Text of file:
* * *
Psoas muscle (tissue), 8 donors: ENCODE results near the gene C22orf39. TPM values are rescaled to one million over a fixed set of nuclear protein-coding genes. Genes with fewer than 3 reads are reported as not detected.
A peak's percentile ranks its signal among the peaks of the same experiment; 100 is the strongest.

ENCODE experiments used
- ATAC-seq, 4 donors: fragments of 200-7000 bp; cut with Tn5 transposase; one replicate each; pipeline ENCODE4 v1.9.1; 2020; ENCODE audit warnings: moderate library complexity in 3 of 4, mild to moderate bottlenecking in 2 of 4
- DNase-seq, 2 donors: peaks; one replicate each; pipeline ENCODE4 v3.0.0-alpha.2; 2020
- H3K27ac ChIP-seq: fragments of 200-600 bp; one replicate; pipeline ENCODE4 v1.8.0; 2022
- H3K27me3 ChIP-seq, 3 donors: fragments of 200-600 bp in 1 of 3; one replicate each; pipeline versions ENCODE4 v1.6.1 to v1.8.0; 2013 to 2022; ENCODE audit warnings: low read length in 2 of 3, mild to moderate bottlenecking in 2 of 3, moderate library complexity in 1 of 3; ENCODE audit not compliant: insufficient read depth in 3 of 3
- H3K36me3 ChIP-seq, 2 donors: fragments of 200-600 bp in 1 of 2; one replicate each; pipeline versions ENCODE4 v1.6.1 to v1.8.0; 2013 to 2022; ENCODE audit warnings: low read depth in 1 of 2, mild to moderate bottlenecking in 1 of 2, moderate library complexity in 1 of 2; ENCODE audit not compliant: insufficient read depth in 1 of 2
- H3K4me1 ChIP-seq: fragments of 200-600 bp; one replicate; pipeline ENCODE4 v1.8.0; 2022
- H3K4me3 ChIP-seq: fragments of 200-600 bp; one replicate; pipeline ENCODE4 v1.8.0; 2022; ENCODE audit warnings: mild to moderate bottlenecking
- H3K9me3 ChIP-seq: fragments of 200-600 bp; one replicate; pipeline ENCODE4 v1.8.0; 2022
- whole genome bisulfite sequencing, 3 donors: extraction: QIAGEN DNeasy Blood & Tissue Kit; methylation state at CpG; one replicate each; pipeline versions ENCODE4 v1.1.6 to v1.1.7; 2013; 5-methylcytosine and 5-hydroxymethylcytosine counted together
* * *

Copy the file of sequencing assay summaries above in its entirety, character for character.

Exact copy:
Psoas muscle (tissue), 8 donors: ENCODE results near the gene C22orf39. TPM values are rescaled to one million over a fixed set of nuclear protein-coding genes. Genes with fewer than 3 reads are reported as not detected.
A peak's percentile ranks its signal among the peaks of the same experiment; 100 is the strongest.

ENCODE experiments used
- ATAC-seq, 4 donors: fragments of 200-7000 bp; cut with Tn5 transposase; one replicate each; pipeline ENCODE4 v1.9.1; 2020; ENCODE audit warnings: moderate library complexity in 3 of 4, mild to moderate bottlenecking in 2 of 4
- DNase-seq, 2 donors: peaks; one replicate each; pipeline ENCODE4 v3.0.0-alpha.2; 2020
- H3K27ac ChIP-seq: fragments of 200-600 bp; one replicate; pipeline ENCODE4 v1.8.0; 2022
- H3K27me3 ChIP-seq, 3 donors: fragments of 200-600 bp in 1 of 3; one replicate each; pipeline versions ENCODE4 v1.6.1 to v1.8.0; 2013 to 2022; ENCODE audit warnings: low read length in 2 of 3, mild to moderate bottlenecking in 2 of 3, moderate library complexity in 1 of 3; ENCODE audit not compliant: insufficient read depth in 3 of 3
- H3K36me3 ChIP-seq, 2 donors: fragments of 200-600 bp in 1 of 2; one replicate each; pipeline versions ENCODE4 v1.6.1 to v1.8.0; 2013 to 2022; ENCODE audit warnings: low read depth in 1 of 2, mild to moderate bottlenecking in 1 of 2, moderate library complexity in 1 of 2; ENCODE audit not compliant: insufficient read depth in 1 of 2
- H3K4me1 ChIP-seq: fragments of 200-600 bp; one replicate; pipeline ENCODE4 v1.8.0; 2022
- H3K4me3 ChIP-seq: fragments of 200-600 bp; one replicate; pipeline ENCODE4 v1.8.0; 2022; ENCODE audit warnings: mild to moderate bottlenecking
- H3K9me3 ChIP-seq: fragments of 200-600 bp; one replicate; pipeline ENCODE4 v1.8.0; 2022
- whole genome bisulfite sequencing, 3 donors: extraction: QIAGEN DNeasy Blood & Tissue Kit; methylation state at CpG; one replicate each; pipeline versions ENCODE4 v1.1.6 to v1.1.7; 2013; 5-methylcytosine and 5-hydroxymethylcytosine counted together